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Paradise Lost: Much like Satan, my fall occurred when I ‘fell’ from the heaven of childhood's simple joys

Ruchi Kokcha
Ruchi KokchaJul 28, 2019 | 13:54

Paradise Lost: Much like Satan, my fall occurred when I ‘fell’ from the heaven of childhood's simple joys

I never knew I would relate to the anti-hero of a 17th century epic poem so much. But as loneliness closes in on so many as a social epidemic today, it is clear I am not even alone.

I have no qualms in admitting right away that I am terribly frightened by the pace of life I am supposed to follow.

Ever since I was a young girl, I was told how I had to study hard, get good grades, if not the best, acquire a job that will enable me to earn my own money and so on. My mother always tried to make me understand how money is the basis of everything — even relationships. My sentimental, hopelessly romantic heart could never believe her. I got financially independent just as she wanted. I live an above-average life. But there is one thing I certainly wonder now more often than ever — why do people suffer, despite the comfortable lives they have?

I don’t have a huge circle of friends. In fact, only three whom I can share my heart and bare my soul to. All three of them are well-to-do in life. We meet, have a good time. Yet, there is an underlying sadness that is touched upon some times. We bask in silence for a while. I understand their intrinsic sadness and perhaps, they understand mine to give each other that solitary time. In solitude, I realise that I have no cure for it and they don’t have it either.

This part of our lives is a hopelessly vicious circle.

It never ends.

inside_072219020537.jpgAlone: Ours is a generation full of lonely people who are too afraid to show their vulnerable side to the world. (Photo: Getty Images)

The more I think about it, the more I am directed to only one answer.

We, as a generation, have stopped appreciating the charm of slowness. Half of our lives have been spent running after the things that we were told will bring us happiness and comfort. The other half will be spent in contemplating how much of our achievements actually brought us any solace.

When I was a child, my favourite part of the day was when I was left to do whatever I felt like.  As an eight-year-old, I loved to climb the highest branch of a Shehtoot (Mulberry) tree in our garden. I used to imagine myself as a pilot flying above everyone else. I would sit there for hours and just watch the ants moving in lines straighter than I could ever draw without using a scale. On lucky days, I would see a bird feeding its young ones. Luckiest were the evenings when my mom was too busy with her work to call me inside. I would lie on that horizontal branch like a leopard and watch the constellations form shapes in the dark sky.

I felt one with this universe.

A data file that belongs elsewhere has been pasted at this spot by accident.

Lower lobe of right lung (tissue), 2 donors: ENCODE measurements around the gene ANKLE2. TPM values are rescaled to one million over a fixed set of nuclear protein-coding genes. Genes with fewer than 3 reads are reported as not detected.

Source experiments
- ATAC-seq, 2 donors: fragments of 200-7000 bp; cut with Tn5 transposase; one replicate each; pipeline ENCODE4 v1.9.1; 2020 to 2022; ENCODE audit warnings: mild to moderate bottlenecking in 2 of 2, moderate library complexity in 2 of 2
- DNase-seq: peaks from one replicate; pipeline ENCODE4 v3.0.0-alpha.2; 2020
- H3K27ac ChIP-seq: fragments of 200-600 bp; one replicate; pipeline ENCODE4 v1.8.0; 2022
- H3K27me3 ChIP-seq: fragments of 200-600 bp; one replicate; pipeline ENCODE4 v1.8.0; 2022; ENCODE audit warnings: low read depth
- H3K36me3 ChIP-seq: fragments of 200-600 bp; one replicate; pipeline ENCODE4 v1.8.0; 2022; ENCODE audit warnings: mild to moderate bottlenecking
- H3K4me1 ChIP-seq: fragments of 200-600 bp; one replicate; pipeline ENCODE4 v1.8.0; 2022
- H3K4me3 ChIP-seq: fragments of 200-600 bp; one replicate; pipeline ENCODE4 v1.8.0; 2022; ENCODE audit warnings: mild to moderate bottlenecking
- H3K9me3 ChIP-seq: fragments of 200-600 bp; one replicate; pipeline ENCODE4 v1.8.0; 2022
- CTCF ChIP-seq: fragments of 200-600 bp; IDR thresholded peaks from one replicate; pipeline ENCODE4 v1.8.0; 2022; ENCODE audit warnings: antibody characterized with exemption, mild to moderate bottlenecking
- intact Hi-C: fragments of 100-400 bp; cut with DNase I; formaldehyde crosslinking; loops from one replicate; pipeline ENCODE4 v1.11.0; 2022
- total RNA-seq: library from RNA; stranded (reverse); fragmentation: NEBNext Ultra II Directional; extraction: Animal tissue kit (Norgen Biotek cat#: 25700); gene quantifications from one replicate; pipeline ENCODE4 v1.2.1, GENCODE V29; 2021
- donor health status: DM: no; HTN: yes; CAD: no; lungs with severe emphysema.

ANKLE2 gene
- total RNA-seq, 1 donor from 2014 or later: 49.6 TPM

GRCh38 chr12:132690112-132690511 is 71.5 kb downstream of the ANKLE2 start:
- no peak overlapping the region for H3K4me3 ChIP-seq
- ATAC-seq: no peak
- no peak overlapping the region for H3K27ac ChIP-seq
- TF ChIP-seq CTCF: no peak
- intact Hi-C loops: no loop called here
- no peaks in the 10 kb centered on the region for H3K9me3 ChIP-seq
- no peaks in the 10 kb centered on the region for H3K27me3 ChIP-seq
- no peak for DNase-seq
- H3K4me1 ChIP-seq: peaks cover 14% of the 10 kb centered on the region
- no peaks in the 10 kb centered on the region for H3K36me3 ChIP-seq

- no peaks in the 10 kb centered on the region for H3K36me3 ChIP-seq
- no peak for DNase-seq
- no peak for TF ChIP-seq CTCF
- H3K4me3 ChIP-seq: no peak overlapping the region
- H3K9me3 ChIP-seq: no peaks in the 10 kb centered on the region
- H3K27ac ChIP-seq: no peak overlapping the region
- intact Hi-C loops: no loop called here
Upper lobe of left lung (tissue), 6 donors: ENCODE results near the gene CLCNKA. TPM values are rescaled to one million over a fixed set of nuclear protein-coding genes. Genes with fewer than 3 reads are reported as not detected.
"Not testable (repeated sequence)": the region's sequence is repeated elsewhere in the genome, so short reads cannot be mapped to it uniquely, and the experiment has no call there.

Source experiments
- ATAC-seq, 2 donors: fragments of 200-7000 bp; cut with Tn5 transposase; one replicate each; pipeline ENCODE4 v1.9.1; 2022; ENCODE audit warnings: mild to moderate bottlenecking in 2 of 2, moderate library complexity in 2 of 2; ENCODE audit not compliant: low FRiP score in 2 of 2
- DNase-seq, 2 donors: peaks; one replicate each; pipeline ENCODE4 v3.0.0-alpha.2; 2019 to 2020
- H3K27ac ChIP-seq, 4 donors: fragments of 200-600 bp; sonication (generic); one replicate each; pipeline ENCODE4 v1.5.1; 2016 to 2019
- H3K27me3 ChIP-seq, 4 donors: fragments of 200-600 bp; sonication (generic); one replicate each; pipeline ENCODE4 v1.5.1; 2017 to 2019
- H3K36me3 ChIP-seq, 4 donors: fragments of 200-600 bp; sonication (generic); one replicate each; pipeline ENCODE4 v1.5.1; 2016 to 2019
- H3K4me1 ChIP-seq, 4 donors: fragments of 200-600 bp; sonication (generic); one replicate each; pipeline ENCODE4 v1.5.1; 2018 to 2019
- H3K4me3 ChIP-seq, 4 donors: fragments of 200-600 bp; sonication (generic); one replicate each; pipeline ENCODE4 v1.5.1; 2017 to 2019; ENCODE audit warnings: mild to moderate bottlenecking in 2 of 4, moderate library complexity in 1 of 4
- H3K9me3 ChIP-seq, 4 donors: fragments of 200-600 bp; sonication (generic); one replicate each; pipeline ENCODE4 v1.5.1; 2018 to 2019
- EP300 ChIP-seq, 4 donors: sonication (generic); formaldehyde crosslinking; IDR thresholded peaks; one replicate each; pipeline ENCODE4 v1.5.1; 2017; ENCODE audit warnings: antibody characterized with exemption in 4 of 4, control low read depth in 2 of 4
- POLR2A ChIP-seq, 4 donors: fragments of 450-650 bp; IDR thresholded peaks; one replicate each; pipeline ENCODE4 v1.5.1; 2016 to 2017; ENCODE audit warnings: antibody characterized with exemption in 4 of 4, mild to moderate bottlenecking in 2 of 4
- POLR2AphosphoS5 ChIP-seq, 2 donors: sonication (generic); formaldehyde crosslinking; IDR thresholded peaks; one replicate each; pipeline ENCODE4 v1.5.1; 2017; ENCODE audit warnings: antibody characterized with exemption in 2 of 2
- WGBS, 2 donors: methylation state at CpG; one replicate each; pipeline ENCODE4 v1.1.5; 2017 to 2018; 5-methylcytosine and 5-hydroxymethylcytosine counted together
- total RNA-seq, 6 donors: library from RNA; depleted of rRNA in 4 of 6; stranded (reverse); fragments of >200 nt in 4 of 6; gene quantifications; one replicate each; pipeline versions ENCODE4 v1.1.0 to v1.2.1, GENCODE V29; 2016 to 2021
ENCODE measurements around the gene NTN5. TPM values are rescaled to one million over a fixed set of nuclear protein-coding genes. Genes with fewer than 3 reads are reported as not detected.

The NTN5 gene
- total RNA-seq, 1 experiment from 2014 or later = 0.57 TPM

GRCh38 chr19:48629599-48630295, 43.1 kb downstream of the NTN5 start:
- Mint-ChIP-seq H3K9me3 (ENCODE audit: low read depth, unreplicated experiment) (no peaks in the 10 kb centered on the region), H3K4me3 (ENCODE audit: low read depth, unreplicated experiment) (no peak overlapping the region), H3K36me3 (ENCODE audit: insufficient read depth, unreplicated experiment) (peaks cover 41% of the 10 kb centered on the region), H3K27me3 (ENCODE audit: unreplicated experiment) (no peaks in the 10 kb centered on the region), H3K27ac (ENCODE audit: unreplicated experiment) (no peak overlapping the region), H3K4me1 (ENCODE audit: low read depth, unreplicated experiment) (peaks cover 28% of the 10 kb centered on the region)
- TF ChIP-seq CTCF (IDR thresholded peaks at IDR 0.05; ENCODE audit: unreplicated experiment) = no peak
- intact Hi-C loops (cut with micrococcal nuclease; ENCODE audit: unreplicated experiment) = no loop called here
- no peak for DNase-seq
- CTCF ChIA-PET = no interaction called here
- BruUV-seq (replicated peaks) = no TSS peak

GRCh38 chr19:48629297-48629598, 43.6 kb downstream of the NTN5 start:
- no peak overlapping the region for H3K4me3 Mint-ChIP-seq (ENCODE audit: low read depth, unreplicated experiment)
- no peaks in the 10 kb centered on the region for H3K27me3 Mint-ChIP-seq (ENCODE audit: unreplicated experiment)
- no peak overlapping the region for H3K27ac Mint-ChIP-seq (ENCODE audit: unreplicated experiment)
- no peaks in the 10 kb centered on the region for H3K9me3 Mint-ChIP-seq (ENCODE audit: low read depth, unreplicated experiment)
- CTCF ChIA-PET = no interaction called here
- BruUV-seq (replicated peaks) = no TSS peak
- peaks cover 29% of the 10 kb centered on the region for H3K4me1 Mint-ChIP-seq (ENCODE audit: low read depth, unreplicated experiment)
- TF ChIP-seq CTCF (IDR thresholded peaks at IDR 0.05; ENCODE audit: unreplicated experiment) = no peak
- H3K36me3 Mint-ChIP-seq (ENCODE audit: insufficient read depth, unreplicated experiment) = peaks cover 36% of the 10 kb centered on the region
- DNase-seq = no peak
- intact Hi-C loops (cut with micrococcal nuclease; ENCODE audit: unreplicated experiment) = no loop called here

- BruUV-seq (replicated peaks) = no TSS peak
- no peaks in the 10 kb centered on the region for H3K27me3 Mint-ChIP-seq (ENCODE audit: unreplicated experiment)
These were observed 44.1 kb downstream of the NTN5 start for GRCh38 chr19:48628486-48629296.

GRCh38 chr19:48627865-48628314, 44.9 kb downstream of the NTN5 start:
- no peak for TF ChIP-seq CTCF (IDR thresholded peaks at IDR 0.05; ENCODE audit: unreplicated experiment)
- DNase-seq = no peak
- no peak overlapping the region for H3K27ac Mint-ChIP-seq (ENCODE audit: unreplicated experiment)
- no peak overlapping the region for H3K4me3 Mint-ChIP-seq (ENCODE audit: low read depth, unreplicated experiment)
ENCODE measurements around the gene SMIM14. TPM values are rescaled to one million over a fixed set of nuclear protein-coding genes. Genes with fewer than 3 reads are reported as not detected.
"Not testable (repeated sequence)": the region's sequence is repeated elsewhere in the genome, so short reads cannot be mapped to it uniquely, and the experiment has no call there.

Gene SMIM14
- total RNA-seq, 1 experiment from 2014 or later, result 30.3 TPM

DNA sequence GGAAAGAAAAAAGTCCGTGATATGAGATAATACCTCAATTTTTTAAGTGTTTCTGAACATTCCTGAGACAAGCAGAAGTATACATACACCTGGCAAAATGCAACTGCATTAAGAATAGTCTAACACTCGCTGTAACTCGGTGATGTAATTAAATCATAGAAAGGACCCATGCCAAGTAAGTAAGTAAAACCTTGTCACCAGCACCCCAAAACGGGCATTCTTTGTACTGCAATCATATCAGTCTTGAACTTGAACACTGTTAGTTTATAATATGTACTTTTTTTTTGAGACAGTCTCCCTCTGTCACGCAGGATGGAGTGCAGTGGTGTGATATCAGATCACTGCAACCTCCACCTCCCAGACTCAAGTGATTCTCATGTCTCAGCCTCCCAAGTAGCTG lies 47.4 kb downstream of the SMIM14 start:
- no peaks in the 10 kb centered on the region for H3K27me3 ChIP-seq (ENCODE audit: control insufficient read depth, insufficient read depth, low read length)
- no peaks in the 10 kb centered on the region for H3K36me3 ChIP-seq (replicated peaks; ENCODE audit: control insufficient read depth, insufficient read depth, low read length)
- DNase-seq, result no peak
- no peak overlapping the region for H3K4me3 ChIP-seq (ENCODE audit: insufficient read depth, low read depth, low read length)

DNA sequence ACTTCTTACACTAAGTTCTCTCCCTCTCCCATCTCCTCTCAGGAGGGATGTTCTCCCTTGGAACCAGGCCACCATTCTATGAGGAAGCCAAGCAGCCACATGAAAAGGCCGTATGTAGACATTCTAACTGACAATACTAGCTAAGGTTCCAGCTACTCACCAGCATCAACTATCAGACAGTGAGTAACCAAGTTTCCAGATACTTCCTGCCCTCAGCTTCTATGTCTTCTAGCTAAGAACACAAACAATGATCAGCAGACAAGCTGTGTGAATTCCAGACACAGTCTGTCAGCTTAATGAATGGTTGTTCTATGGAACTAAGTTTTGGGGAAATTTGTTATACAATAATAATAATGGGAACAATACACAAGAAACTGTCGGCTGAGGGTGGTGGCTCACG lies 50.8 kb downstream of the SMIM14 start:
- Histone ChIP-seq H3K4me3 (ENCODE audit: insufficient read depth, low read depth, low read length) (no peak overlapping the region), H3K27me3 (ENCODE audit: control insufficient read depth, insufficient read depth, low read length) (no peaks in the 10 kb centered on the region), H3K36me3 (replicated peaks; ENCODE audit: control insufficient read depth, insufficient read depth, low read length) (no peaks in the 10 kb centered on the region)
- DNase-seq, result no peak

inside-2_072219020612.jpgA paradise all mine: There are joys far away from our phones, in just watching nature and the skies. (Photo: Getty Images)

The more I grew, the more distant I became from these joys in my life.

The trees were cut. The birds disappeared. The sky was hazier than ever. The angry stars took back their light. I was forced to sit in my balcony and count the cars racing by on the road. People were always going somewhere or the other. Then, one day, I joined them in the race because that is exactly what everyone is expected to do when they grow up.

The fall had occurred. I had lost my paradise.

Everyone is so busy. The little time that is left after work is spent scrolling the screen of the smartphone. Lately, I have started to feel more disconnected from people I am close to than ever. Real conversations have become a rarity. People have stopped valuing real presence. Even when they are with someone they might want to be with, they are checking their phones every five minutes.

This strange addiction is one of the major culprits for killing the charm of a slow life.

inside-3_072219020642.jpgWhat are we 'like' anyway? A generation obsessed with likes, there is hardly a moment when we're not on social media. (Photo: Getty Images)

I wish to run away. I want to disappear like those stars from my childhood to a place where technology has yet not ruined existence so much. I want to exist in an age where I can spend a good amount of time dipping a quill in an ink-pot, soiling my hands completely in the process, my nails acquiring a permanent colour. I want to go back to a time where I can sprinkle the ground with water and lie on it — watching the moon move across the sky till I fall asleep. I want to hold a hand and sit beside a stream in silence and listen to the music of the silver water flowing before us.

I want to turn back the gyre to a time when a lifetime was spent in knowing someone, slowly pulling off the covers from the soul, an age when lovers wrote letters for their beloved all their lives without meeting them ever again.  

I think I should stop here, for my eyes have started to brim over, thinking about what we, as a generation, have lost — and the utter despair to ever find it back again.

Last updated: July 28, 2019 | 13:54
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